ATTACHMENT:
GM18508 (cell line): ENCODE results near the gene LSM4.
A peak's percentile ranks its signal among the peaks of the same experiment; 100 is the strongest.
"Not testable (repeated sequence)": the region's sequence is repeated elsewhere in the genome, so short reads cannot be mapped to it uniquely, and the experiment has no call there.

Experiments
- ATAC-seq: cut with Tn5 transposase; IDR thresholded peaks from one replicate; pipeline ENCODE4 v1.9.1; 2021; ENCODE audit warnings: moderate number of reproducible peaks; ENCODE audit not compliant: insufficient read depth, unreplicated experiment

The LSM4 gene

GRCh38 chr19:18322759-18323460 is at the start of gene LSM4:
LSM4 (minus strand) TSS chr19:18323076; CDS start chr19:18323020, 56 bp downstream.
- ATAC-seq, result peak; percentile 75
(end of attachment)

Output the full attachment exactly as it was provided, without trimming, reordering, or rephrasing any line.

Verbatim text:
GM18508 (cell line): ENCODE results near the gene LSM4.
A peak's percentile ranks its signal among the peaks of the same experiment; 100 is the strongest.
"Not testable (repeated sequence)": the region's sequence is repeated elsewhere in the genome, so short reads cannot be mapped to it uniquely, and the experiment has no call there.

Experiments
- ATAC-seq: cut with Tn5 transposase; IDR thresholded peaks from one replicate; pipeline ENCODE4 v1.9.1; 2021; ENCODE audit warnings: moderate number of reproducible peaks; ENCODE audit not compliant: insufficient read depth, unreplicated experiment

The LSM4 gene

GRCh38 chr19:18322759-18323460 is at the start of gene LSM4:
LSM4 (minus strand) TSS chr19:18323076; CDS start chr19:18323020, 56 bp downstream.
- ATAC-seq, result peak; percentile 75